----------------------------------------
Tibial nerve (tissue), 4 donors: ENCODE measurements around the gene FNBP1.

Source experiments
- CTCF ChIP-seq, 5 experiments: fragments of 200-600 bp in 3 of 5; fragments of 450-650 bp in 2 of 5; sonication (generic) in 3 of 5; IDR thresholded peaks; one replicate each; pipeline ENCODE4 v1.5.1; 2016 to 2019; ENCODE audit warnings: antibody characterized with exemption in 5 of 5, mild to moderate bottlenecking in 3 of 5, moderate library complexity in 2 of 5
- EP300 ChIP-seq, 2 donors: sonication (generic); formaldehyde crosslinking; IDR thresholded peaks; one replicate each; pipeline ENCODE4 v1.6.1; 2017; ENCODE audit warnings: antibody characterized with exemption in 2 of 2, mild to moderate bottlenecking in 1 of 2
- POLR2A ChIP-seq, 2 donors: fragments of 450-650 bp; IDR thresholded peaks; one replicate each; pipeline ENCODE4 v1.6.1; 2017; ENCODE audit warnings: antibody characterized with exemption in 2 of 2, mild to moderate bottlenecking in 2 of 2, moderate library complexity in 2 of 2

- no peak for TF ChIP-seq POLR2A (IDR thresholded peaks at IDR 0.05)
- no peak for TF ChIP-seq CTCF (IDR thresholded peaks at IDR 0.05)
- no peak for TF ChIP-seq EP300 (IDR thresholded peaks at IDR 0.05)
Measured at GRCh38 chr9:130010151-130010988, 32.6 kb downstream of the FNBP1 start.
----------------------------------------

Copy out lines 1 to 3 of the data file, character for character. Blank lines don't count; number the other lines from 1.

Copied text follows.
Tibial nerve (tissue), 4 donors: ENCODE measurements around the gene FNBP1.

Source experiments
- CTCF ChIP-seq, 5 experiments: fragments of 200-600 bp in 3 of 5; fragments of 450-650 bp in 2 of 5; sonication (generic) in 3 of 5; IDR thresholded peaks; one replicate each; pipeline ENCODE4 v1.5.1; 2016 to 2019; ENCODE audit warnings: antibody characterized with exemption in 5 of 5, mild to moderate bottlenecking in 3 of 5, moderate library complexity in 2 of 5